1. Neuroscience
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Thalamic reticular nucleus induces fast and local modulation of arousal state

  1. Laura D Lewis
  2. Jakob Voigts
  3. Francisco J Flores
  4. Lukas I Schmitt
  5. Matthew A Wilson
  6. Michael M Halassa
  7. Emery N Brown  Is a corresponding author
  1. Harvard University, United States
  2. Massachusetts Institute of Technology, United States
  3. New York University, United States
Research Article
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Cite this article as: eLife 2015;4:e08760 doi: 10.7554/eLife.08760

Abstract

During low arousal states such as drowsiness and sleep, cortical neurons exhibit rhythmic slow wave activity associated with periods of neuronal silence. Slow waves are locally regulated, and local slow wave dynamics are important for memory, cognition, and behaviour. While several brainstem structures for controlling global sleep states have now been well characterized, a mechanism underlying fast and local modulation of cortical slow waves has not been identified. Here, using optogenetics and whole cortex electrophysiology, we show that local tonic activation of thalamic reticular nucleus (TRN) rapidly induces slow wave activity in a spatially restricted region of cortex. These slow waves resemble those seen in sleep, as cortical units undergo periods of silence phase-locked to the slow wave. Furthermore, animals exhibit behavioural changes consistent with a decrease in arousal state during TRN stimulation. We conclude that TRN can induce rapid modulation of local cortical state.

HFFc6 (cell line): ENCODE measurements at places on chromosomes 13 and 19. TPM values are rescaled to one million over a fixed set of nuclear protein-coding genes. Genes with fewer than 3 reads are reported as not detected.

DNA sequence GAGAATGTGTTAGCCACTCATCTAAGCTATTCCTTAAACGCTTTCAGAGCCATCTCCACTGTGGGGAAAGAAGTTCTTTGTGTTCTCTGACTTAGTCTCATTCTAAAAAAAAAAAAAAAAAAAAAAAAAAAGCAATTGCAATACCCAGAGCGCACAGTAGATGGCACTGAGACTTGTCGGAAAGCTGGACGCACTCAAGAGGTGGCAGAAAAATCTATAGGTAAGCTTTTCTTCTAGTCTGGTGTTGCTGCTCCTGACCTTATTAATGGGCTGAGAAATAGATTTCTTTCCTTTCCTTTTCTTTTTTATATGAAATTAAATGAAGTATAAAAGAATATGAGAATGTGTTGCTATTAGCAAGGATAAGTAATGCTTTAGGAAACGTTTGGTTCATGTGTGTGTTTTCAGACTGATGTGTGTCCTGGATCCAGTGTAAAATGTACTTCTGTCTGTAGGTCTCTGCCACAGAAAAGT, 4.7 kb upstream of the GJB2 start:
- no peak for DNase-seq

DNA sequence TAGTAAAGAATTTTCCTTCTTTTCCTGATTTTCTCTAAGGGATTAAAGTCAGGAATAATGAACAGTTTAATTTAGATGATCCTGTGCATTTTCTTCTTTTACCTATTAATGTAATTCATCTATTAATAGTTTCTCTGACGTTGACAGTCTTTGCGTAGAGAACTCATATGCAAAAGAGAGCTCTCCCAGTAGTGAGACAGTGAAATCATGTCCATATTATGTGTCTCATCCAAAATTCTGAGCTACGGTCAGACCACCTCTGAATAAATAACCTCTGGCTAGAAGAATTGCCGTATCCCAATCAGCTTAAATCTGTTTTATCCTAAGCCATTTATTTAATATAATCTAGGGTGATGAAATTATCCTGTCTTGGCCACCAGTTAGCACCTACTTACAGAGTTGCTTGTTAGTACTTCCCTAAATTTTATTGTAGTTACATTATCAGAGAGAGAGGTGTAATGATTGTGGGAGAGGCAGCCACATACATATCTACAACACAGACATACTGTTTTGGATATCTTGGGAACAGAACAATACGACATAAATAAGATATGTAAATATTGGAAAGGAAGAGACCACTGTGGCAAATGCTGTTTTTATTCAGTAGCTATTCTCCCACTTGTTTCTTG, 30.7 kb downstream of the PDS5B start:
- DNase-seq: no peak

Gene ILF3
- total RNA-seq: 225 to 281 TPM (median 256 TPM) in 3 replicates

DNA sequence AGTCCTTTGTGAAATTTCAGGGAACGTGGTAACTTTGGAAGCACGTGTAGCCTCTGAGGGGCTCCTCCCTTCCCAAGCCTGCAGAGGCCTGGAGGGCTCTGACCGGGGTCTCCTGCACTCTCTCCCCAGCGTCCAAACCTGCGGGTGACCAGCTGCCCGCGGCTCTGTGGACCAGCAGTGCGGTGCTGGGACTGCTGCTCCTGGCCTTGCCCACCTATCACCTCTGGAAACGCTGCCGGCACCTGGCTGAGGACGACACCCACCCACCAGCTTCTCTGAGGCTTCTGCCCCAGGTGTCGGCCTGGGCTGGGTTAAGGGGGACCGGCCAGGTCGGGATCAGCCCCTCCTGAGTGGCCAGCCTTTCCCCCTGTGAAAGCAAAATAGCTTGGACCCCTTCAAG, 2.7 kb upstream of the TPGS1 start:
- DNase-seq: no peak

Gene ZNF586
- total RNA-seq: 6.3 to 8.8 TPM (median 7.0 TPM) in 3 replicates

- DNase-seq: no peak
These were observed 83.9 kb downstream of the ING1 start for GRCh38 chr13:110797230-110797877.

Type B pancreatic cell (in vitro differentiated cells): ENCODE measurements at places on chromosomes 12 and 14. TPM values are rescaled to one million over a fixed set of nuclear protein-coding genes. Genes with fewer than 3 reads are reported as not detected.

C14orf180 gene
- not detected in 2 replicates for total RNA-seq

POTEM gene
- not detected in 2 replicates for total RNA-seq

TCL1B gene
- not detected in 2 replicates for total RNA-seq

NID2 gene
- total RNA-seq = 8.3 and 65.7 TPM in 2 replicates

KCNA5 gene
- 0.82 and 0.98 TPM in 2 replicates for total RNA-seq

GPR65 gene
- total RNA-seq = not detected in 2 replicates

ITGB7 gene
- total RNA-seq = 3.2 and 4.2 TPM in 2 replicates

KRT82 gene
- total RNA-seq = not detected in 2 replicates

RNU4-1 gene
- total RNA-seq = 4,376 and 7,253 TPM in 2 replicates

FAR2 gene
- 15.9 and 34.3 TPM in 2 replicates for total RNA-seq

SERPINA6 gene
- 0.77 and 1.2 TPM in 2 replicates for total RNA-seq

Article and author information

Author details

  1. Laura D Lewis

    Society of Fellows, Harvard University, Cambridge, United States
    Competing interests
    No competing interests declared.
  2. Jakob Voigts

    Department of Brain and Cognitive Sciences, Massachusetts Institute of Technology, Cambridge, United States
    Competing interests
    No competing interests declared.
  3. Francisco J Flores

    Department of Brain and Cognitive Sciences, Massachusetts Institute of Technology, Cambridge, United States
    Competing interests
    No competing interests declared.
  4. Lukas I Schmitt

    Neuroscience Institute, New York University, New York, United States
    Competing interests
    No competing interests declared.
  5. Matthew A Wilson

    Department of Brain and Cognitive Sciences, Massachusetts Institute of Technology, Cambridge, United States
    Competing interests
    No competing interests declared.
  6. Michael M Halassa

    Neuroscience Institute, New York University, New York, United States
    Competing interests
    No competing interests declared.
  7. Emery N Brown

    Department of Brain and Cognitive Sciences, Massachusetts Institute of Technology, Cambridge, United States
    For correspondence
    enb@neurostat.mit.edu
    Competing interests
    Emery N Brown, Reviewing editor, eLife.

Ethics

Animal experimentation: All experimental procedures were approved by the MIT Committee on Animal Care (protocol number #0514-038-17).

Reviewing Editor

  1. Michael J Frank, Brown University, United States

Publication history

  1. Received: May 15, 2015
  2. Accepted: September 24, 2015
  3. Accepted Manuscript published: October 13, 2015 (version 1)
  4. Version of Record published: December 9, 2015 (version 2)

Copyright

© 2015, Lewis et al.

This article is distributed under the terms of the Creative Commons Attribution License permitting unrestricted use and redistribution provided that the original author and source are credited.

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